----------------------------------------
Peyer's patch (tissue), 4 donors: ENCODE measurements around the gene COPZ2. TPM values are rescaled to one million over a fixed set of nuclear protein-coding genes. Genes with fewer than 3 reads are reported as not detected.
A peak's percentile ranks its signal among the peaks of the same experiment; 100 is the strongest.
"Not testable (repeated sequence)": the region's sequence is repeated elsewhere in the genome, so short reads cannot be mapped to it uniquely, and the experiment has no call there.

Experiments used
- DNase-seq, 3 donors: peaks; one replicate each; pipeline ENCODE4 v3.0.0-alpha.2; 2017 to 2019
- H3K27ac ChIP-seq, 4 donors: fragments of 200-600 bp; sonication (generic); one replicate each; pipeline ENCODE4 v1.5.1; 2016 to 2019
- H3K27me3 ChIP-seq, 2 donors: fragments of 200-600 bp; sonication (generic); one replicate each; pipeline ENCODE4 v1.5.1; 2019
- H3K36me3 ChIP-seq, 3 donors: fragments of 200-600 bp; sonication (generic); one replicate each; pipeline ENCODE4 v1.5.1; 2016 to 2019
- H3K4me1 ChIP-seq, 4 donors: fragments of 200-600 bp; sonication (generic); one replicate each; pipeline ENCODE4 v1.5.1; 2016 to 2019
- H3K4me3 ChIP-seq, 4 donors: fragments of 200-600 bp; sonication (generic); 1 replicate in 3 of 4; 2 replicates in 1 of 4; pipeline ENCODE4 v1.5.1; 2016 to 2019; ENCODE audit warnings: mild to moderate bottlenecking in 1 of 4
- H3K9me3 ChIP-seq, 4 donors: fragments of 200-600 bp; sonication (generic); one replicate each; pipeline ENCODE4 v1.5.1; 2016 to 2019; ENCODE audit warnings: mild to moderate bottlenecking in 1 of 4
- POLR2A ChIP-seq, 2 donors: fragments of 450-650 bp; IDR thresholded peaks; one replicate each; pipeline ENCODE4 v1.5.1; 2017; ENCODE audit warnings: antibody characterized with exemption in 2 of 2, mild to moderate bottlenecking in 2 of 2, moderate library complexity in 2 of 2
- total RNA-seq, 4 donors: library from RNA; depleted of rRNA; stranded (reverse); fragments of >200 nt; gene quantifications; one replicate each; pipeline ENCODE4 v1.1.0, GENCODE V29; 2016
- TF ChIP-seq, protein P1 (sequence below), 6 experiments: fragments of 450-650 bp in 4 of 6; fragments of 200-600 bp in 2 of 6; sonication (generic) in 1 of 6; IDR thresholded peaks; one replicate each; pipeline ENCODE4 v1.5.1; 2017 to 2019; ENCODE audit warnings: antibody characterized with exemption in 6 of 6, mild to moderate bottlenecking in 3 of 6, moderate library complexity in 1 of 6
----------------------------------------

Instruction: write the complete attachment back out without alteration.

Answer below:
Peyer's patch (tissue), 4 donors: ENCODE measurements around the gene COPZ2. TPM values are rescaled to one million over a fixed set of nuclear protein-coding genes. Genes with fewer than 3 reads are reported as not detected.
A peak's percentile ranks its signal among the peaks of the same experiment; 100 is the strongest.
"Not testable (repeated sequence)": the region's sequence is repeated elsewhere in the genome, so short reads cannot be mapped to it uniquely, and the experiment has no call there.

Experiments used
- DNase-seq, 3 donors: peaks; one replicate each; pipeline ENCODE4 v3.0.0-alpha.2; 2017 to 2019
- H3K27ac ChIP-seq, 4 donors: fragments of 200-600 bp; sonication (generic); one replicate each; pipeline ENCODE4 v1.5.1; 2016 to 2019
- H3K27me3 ChIP-seq, 2 donors: fragments of 200-600 bp; sonication (generic); one replicate each; pipeline ENCODE4 v1.5.1; 2019
- H3K36me3 ChIP-seq, 3 donors: fragments of 200-600 bp; sonication (generic); one replicate each; pipeline ENCODE4 v1.5.1; 2016 to 2019
- H3K4me1 ChIP-seq, 4 donors: fragments of 200-600 bp; sonication (generic); one replicate each; pipeline ENCODE4 v1.5.1; 2016 to 2019
- H3K4me3 ChIP-seq, 4 donors: fragments of 200-600 bp; sonication (generic); 1 replicate in 3 of 4; 2 replicates in 1 of 4; pipeline ENCODE4 v1.5.1; 2016 to 2019; ENCODE audit warnings: mild to moderate bottlenecking in 1 of 4
- H3K9me3 ChIP-seq, 4 donors: fragments of 200-600 bp; sonication (generic); one replicate each; pipeline ENCODE4 v1.5.1; 2016 to 2019; ENCODE audit warnings: mild to moderate bottlenecking in 1 of 4
- POLR2A ChIP-seq, 2 donors: fragments of 450-650 bp; IDR thresholded peaks; one replicate each; pipeline ENCODE4 v1.5.1; 2017; ENCODE audit warnings: antibody characterized with exemption in 2 of 2, mild to moderate bottlenecking in 2 of 2, moderate library complexity in 2 of 2
- total RNA-seq, 4 donors: library from RNA; depleted of rRNA; stranded (reverse); fragments of >200 nt; gene quantifications; one replicate each; pipeline ENCODE4 v1.1.0, GENCODE V29; 2016
- TF ChIP-seq, protein P1 (sequence below), 6 experiments: fragments of 450-650 bp in 4 of 6; fragments of 200-600 bp in 2 of 6; sonication (generic) in 1 of 6; IDR thresholded peaks; one replicate each; pipeline ENCODE4 v1.5.1; 2017 to 2019; ENCODE audit warnings: antibody characterized with exemption in 6 of 6, mild to moderate bottlenecking in 3 of 6, moderate library complexity in 1 of 6